The problem is that it will not remain positive forever because the facade is thin and very fragile. People who enter into a more intimate relationship with the pathological narcissist - even superficially - will find themselves in a difficult situation, because as they are privy to more and more of the narcissist's life, the narcissist fears exposure more and more. Their behavior becomes abusive because of this fear and because their illusions are being challenged, so the person's positive regard for the narcissist changes to a more and more negative opinion, and what is reflected back to the narcissist about themselves becomes more and more damaging. Oblivious to the fact that they are causing this themselves because of the way they treat other people, the narcissist simply feels that the other person has turned on them and is now untrustworthy, malicious and evil. They are hurt by this, they are afraid, they feel betrayed and they are angry. They become perpetually defensive and offended. They feel threatened and attacked.
The list of things a narcissist can feel threatened or attacked by is very long; essentially, everything is on it. When they fear that you have seen through them, everything is seen as a threat because you have learned their secret, and they will do anything to keep from having to face that. They are like The Wizard of Oz turning knobs, pushing levers to keep his terrifying, powerful facade intact and frantically screaming, "Pay no attention to that man behind the curtain!" What has been seen cannot be unseen and the narcissist knows it. This is one of the biggest reasons they discard people. The person has seen the truth and the narcissist believes it is now only a matter of time before they will be discarded themselves. Once you've seen the truth of what they are, they believe it's so awful, so repulsive and so horrific that you will hate them as much as they hate themselves and they project that self-hatred onto you. As I've stated before in other episodes of the show, once this has happened, the relationship is essentially over. It may continue but it has changed irrevocably. You have seen through them. You have challenged their narrative just by being an individual human being with needs and they will never forgive you for it.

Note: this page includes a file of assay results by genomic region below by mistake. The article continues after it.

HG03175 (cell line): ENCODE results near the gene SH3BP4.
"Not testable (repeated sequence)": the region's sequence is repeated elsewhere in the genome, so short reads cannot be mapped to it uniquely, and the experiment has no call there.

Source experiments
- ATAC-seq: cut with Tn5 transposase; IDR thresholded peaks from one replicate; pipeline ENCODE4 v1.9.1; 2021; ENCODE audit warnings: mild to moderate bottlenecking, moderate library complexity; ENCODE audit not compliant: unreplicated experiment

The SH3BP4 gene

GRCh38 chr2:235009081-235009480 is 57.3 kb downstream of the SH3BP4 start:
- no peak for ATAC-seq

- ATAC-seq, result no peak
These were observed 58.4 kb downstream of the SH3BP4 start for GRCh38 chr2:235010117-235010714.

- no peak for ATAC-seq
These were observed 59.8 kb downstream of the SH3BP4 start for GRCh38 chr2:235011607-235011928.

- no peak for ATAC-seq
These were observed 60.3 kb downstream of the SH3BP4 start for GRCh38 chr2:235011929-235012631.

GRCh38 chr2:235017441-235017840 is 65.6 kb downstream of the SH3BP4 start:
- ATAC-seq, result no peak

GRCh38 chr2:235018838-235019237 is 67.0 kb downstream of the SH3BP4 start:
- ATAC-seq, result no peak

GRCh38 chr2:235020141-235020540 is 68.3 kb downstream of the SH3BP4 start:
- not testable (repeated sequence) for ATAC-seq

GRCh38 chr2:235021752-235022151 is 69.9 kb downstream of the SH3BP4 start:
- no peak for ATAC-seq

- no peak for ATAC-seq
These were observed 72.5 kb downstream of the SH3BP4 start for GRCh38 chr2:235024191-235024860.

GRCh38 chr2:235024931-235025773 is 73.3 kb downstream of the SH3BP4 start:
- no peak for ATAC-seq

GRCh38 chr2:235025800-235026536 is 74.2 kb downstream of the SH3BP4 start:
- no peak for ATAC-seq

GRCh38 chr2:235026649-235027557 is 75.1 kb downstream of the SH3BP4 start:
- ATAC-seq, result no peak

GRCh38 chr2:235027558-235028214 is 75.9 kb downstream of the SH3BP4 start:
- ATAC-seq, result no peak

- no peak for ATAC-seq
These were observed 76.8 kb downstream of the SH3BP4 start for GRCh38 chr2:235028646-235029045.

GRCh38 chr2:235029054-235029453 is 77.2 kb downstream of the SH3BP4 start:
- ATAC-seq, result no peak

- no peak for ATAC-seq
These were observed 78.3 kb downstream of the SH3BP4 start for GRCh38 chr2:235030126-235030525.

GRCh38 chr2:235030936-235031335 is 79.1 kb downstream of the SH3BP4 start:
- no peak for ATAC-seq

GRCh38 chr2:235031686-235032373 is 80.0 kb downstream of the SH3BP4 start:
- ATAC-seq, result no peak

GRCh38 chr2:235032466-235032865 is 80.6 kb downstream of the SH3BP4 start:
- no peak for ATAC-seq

This is not to say pathologically narcissistic people can never be nice again. They can and often are, especially when they want something. This is the candy trap that many people find themselves stuck in. They choose to believe this is who the narcissist really is, and to write the abusive monster or hysterical child off as an aberration. This is not the case. The nice one is not who they really are. Contrary to what many believe, the abusive one isn't either. There is no "who they really are." Narcissists are shattered personas walking around trying to fake it in a world that is constantly endeavoring to expose them. None of the faces they show you are real. They are true nobodies, with no identity and they know it. Everything they do is an exercise in hiding that fact.
Nia on July 22, 2019:
I have dealt with a narcissistic family member. They started therapy at a young age. Don’t ever confuse human kindness for narcissism. Someone with Narcissistic personality disorder ... my personal name I’ve chosen for my family member afflicted ... since there is a huge difference with narcissistic behavior. People who are of no threat will never see the actual behavior of a narcissist. But if someone unknowingly and or innocently crosses them, it’s a different story. There will be shocking moments of unexpected and unrecognized behaviors. There will be no doubt about that person’s intentional behavior and threats. Heed their negativity as a warning sign to distance yourself from them. If’s a family member just be aware of their behavior and heed the warnings and act appropriately. Never allow them to catch you alone or out of earshot of others. Stay centered and calm but in close range of others.
Maria on July 17, 2019:
I have a question, you say its easy for narcissists to be nice to somebody who is nice to them. But doesn't that apply to everybody? I mean who wants to be nice to someone who is not nice back.